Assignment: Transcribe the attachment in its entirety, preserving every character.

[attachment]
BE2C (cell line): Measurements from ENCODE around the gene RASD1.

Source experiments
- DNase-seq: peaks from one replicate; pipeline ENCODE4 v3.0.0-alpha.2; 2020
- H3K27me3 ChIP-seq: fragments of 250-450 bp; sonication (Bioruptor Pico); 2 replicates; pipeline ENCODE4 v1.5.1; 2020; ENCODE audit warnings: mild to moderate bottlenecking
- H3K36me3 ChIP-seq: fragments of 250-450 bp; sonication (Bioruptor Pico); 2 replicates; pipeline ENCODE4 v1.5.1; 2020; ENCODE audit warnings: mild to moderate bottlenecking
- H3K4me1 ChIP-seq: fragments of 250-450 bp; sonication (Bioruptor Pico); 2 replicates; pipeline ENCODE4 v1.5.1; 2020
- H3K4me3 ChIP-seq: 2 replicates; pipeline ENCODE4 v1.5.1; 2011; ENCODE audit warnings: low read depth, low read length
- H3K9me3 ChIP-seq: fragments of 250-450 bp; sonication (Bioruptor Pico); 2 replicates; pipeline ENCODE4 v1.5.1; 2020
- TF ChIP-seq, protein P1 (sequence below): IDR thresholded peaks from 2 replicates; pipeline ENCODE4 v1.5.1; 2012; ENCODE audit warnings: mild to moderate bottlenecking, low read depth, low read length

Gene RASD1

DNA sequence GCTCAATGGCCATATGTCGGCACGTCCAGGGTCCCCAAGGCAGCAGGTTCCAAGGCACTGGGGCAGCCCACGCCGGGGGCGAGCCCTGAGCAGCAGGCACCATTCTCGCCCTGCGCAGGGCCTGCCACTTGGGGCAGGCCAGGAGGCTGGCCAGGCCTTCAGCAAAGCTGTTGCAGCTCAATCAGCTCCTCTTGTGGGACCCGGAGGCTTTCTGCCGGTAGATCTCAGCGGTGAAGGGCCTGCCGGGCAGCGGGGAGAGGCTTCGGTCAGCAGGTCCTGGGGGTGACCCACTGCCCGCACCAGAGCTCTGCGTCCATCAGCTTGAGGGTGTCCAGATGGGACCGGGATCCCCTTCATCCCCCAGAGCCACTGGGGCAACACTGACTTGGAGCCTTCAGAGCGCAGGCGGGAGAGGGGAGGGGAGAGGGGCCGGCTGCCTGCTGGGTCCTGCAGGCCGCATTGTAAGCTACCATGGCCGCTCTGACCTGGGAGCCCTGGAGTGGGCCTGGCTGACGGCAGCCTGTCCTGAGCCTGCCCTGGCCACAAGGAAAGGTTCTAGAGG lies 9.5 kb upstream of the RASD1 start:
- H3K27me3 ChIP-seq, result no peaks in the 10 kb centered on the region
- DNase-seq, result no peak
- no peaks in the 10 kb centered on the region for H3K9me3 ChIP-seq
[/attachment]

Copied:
BE2C (cell line): Measurements from ENCODE around the gene RASD1.

Source experiments
- DNase-seq: peaks from one replicate; pipeline ENCODE4 v3.0.0-alpha.2; 2020
- H3K27me3 ChIP-seq: fragments of 250-450 bp; sonication (Bioruptor Pico); 2 replicates; pipeline ENCODE4 v1.5.1; 2020; ENCODE audit warnings: mild to moderate bottlenecking
- H3K36me3 ChIP-seq: fragments of 250-450 bp; sonication (Bioruptor Pico); 2 replicates; pipeline ENCODE4 v1.5.1; 2020; ENCODE audit warnings: mild to moderate bottlenecking
- H3K4me1 ChIP-seq: fragments of 250-450 bp; sonication (Bioruptor Pico); 2 replicates; pipeline ENCODE4 v1.5.1; 2020
- H3K4me3 ChIP-seq: 2 replicates; pipeline ENCODE4 v1.5.1; 2011; ENCODE audit warnings: low read depth, low read length
- H3K9me3 ChIP-seq: fragments of 250-450 bp; sonication (Bioruptor Pico); 2 replicates; pipeline ENCODE4 v1.5.1; 2020
- TF ChIP-seq, protein P1 (sequence below): IDR thresholded peaks from 2 replicates; pipeline ENCODE4 v1.5.1; 2012; ENCODE audit warnings: mild to moderate bottlenecking, low read depth, low read length

Gene RASD1

DNA sequence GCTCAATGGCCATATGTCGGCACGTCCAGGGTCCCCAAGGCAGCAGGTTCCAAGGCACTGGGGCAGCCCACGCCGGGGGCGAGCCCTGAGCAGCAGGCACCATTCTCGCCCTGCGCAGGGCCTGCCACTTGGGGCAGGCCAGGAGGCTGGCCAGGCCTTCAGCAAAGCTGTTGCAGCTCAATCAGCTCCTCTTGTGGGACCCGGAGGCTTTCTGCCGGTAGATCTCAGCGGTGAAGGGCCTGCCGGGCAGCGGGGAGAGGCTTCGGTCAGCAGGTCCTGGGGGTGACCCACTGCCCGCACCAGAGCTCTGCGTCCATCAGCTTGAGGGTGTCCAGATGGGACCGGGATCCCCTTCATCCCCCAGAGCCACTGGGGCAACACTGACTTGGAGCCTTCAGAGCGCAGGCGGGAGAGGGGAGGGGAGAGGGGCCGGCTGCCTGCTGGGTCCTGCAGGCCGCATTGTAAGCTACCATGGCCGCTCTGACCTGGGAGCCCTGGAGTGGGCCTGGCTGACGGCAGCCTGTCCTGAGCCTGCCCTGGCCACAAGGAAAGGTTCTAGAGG lies 9.5 kb upstream of the RASD1 start:
- H3K27me3 ChIP-seq, result no peaks in the 10 kb centered on the region
- DNase-seq, result no peak
- no peaks in the 10 kb centered on the region for H3K9me3 ChIP-seq